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May 19, 2011

Govt wants Transnet to more than double local content of new locos

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Public Enterprises Minister Malusi Gigaba on South Africa's plan to partner with rail equipment manufacturers in developing the country as a global rail engineering hub. Camera Work: Nicholas Boyd. Editing: Shane Williams (19/5/2011)
Public Enterprises Minister Malusi Gigaba on the need to find new ways of funding the development of South Africa's commodity export corridors. Camera Work: Nicholas Boyd. Editing: Shane Williams (19/5/2011)
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South Africa's State-owned freight logistics group Transnet, which plans to materially expand and modernise its diesel and electric locomotive fleet over the next 15 years, has been set a target of more than doubling the level of local content in these vehicles - hitherto, the local content levels for locomotive procurement projects has been modest at between 20% and 40%.

Public Enterprises Minister Malusi Gigaba foresees particular opportunity for partnerships with suppliers of heavy-haul electric locomotives and says Transnet, which has a R110-billion capital expenditure programme for the coming five years (much of which will be directed towards rail), will enter dialogue with original equipment manufacturers (OEM) to explore localisation prospects.

"Our plan is to partner with the relevant OEMs to build South Africa's own locomotive manufacturing capability," Gigaba said in an address to the South African Chamber of Commerce and Industry. "Our aim is to more than double the quantity of local content embodied in the locomotives."

He has highlighted the recent R2,4-billion deal between Transnet and General Electric (GE), whereby Transnet Rail Engineering (TRE) will assemble 90 of the 100 diesel locomotives being purchased in South Africa.

The first locomotives are to be delivered this year and the last during 2012.The GE deal is also the biggest commitment by Transnet under the government-led Competitive Supplier Development Programme.

The idea will be to position South Africa as a niche engineering hub for specialised rail solutions and as a global manufacturing centre for OEM locomotive components.

There is also a near-term prospect of offering these products and services to other African countries that are also looking to expand their rail infrastructure. Further, there is potential to transform TRE, which currently mainly services Transnet Freight Rail, into a maintenance and repair centre for African rail utilities, as well as private operators.

Gigaba reveals that there will also be a concerted programme to unlock new sources of finance for the expansion of the country's freight rail network, particularly those corridors that could stimulate mining investment and expansions.

He acknowledges that Transnet's balance sheet presents an obstacle to tapping the post-crisis commodity revival, and reaffirms that a task team has been established to find ways to liberate developmental and commercial finance, as well as to enable miners themselves to share project risk as coinvestors. The team includes directors-general from the Departments of Mineral Resources and Public Enterprises, as well as representatives from the State-owned enterprises and the Chamber of Mines.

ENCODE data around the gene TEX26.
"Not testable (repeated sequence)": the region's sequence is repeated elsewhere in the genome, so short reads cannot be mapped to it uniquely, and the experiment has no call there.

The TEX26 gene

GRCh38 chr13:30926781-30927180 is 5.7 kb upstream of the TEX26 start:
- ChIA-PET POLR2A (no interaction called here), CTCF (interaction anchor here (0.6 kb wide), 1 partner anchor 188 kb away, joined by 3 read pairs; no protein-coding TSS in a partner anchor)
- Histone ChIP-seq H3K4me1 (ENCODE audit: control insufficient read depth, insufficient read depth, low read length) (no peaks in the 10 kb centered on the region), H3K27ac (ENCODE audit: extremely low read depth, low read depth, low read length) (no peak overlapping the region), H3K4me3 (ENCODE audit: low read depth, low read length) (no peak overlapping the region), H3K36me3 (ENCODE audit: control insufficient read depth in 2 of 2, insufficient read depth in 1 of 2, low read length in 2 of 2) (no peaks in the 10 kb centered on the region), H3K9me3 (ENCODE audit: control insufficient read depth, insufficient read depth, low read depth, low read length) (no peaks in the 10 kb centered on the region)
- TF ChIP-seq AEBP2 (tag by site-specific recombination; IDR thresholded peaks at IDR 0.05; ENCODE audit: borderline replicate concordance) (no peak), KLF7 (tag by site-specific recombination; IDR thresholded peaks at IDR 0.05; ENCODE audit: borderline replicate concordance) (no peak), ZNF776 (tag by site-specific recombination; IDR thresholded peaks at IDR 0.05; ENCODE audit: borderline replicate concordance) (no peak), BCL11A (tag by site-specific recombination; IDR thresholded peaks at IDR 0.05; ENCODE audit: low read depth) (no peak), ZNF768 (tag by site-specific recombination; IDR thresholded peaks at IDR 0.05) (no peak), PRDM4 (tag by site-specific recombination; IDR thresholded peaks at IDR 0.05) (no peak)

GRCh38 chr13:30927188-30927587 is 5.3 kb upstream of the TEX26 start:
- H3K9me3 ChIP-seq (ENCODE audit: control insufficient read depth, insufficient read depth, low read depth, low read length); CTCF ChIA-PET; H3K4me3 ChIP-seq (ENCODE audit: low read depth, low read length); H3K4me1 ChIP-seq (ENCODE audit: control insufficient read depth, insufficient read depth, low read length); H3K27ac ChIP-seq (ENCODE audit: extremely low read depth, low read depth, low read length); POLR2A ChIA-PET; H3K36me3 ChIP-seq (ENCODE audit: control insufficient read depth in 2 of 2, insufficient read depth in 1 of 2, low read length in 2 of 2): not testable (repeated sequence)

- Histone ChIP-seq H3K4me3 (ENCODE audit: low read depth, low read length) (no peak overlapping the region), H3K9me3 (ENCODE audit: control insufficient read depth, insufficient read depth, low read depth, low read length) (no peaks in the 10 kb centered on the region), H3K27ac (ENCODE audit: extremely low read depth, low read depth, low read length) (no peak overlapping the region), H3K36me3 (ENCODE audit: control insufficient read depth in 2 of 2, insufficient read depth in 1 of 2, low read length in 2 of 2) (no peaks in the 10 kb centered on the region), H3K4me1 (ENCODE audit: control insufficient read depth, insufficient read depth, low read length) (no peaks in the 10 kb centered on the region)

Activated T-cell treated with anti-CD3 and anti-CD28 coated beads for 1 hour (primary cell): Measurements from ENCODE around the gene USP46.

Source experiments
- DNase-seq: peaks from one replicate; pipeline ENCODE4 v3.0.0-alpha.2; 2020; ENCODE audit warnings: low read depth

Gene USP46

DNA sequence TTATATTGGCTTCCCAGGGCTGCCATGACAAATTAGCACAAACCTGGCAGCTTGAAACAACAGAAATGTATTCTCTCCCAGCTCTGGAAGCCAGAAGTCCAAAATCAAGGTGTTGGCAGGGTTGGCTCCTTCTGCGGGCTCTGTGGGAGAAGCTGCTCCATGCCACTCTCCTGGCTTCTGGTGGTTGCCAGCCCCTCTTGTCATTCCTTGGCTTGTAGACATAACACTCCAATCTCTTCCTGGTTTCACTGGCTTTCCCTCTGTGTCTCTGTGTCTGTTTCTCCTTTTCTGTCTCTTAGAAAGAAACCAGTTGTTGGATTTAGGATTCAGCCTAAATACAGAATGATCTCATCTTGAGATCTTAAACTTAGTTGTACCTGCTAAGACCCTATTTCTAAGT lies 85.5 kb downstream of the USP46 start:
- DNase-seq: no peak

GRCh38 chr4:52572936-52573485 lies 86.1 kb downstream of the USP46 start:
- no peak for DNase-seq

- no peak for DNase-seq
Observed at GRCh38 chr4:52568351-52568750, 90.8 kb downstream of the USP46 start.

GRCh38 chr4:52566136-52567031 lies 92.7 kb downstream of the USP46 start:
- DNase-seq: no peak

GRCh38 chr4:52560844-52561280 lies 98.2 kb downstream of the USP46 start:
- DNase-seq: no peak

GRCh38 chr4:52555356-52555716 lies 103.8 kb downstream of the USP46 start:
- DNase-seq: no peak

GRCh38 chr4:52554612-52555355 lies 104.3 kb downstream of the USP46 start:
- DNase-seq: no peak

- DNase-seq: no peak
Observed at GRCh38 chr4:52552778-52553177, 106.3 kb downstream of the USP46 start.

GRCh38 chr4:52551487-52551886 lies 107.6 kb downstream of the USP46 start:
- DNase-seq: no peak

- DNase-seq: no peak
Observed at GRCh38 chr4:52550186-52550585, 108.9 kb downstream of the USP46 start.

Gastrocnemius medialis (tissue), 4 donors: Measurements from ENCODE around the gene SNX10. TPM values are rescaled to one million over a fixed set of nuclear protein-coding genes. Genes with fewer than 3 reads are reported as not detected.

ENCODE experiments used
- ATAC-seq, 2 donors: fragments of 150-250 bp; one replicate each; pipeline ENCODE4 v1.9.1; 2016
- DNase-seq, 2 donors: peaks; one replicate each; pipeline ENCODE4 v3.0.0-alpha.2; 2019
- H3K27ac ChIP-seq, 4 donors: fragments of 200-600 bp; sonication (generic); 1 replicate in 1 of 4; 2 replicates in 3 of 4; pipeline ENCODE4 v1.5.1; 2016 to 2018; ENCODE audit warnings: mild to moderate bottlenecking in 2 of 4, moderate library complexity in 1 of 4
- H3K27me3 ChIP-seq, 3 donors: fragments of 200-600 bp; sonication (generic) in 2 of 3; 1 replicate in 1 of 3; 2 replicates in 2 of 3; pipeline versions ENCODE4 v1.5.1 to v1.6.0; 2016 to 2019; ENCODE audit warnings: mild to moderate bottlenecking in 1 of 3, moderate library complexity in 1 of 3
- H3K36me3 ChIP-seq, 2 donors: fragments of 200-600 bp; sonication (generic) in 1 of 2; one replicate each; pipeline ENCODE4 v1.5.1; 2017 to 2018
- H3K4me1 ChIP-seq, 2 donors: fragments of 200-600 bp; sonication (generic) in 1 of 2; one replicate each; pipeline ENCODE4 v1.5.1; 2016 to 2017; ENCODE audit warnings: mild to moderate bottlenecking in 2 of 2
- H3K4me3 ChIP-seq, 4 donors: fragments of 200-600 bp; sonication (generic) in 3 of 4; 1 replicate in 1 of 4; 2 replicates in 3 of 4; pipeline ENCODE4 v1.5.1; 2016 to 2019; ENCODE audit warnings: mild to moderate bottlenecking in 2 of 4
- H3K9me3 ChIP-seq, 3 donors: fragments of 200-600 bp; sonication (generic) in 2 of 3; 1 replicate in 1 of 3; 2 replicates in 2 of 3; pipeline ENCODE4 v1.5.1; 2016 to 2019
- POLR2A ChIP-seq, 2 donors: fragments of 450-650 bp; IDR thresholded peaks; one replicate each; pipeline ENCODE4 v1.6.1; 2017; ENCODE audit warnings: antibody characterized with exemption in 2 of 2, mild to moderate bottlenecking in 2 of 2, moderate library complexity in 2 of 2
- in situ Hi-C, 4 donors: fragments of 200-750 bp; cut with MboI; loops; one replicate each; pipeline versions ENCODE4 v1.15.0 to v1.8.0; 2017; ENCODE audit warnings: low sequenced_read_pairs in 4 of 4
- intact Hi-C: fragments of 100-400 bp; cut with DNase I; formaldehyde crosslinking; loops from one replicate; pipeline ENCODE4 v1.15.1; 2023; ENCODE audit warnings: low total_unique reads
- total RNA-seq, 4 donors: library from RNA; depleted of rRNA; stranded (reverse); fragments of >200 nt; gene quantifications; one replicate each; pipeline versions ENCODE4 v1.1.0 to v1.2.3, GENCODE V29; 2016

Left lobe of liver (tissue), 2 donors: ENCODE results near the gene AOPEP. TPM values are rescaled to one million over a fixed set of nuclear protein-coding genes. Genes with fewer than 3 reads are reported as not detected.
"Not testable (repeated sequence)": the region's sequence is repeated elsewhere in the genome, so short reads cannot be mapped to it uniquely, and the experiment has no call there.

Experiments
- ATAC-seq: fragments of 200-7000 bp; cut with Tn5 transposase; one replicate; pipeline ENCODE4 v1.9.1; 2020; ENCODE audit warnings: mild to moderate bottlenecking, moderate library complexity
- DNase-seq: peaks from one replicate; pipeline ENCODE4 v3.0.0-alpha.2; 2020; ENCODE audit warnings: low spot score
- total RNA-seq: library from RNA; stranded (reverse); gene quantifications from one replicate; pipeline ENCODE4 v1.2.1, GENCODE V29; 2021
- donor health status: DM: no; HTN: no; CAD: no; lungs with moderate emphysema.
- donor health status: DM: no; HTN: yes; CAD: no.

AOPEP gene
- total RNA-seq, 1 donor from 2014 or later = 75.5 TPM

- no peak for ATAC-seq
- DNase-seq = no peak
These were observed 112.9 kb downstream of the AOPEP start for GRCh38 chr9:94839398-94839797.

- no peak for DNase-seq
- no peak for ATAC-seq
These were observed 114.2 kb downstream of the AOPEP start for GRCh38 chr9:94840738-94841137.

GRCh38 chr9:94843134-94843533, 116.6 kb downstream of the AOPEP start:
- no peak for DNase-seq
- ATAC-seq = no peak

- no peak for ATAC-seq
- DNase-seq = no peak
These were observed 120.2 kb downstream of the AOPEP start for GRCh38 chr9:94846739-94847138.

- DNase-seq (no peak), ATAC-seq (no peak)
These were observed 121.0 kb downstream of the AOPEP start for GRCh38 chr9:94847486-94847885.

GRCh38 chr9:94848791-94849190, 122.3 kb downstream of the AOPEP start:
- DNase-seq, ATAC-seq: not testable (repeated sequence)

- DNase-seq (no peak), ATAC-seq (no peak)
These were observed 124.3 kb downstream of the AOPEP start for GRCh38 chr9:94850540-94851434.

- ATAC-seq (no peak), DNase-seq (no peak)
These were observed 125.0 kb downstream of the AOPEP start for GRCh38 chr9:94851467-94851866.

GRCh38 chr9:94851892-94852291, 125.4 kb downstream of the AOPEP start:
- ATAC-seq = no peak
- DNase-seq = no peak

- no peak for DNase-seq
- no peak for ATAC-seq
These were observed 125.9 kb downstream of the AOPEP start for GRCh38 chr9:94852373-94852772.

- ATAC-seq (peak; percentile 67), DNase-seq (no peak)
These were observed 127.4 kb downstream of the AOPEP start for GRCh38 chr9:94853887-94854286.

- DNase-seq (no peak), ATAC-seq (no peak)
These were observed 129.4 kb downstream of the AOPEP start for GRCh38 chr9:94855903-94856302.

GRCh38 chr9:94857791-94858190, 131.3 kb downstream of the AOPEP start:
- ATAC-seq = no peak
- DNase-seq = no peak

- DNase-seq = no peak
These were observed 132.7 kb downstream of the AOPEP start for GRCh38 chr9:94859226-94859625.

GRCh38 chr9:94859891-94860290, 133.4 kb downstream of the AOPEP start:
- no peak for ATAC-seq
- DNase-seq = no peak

"We need new sources of finance to enable a quantum jump in the rate of investment in the capacity of these [iron-ore and coal] export corridors," he asserts, adding that equity and quasi-equity arrangements are being explored.

The immediate thrust, however, is on lowering the average age of Transnet's locomotives from over 33 years, as well as ensuring that sufficient locomotives and wagons are available to raise daily train movements from 680 to the network's potential of 1 700 trains a day.

No private sector participation deals have been struck, with the Minister indicating that these are still in the "planning" phase. He also indicates that the initial developments will probably focus on branch lines, partnerships designed to shift freight from road to rail and initiatives to reduce congestion around South Africa's key ports.

PRIVATE SECTOR & POWER

Gigaba also stresses that localisation, as well as private sector participation will increasingly feature in the electricity milieu, still dominated by State-owned Eskom, which is spending R549-billion on generation, transmission and distribution investments.

Private participation will initially be focused on the deployment of renewable-energy solutions and Gigaba assures that government is committed to ramping up the role of independent power producers (IPPs).

At present, there are only five IPPs operating in South Africa, but South Africa’s stated policy is for 30% of all new generation capacity to be delivered by private developers.

However, there are still several regulatory and legislative impediments, notwithstanding the recent publication of the integrated resource plan for electricity, which outlines a substantial role for IPPs in the roll-out of 37 300 MW of new capacity between 2010 and 2030.

Gigaba assures that the National Treasury and the National Energy Regulator are making independent progress on dealing with the constraints to investment, while work is also advancing in the creation of an independent system and market operator, which will evolve over time and will eventually be separated entirely from Eskom.

 


 

Edited by: Creamer Media Reporter
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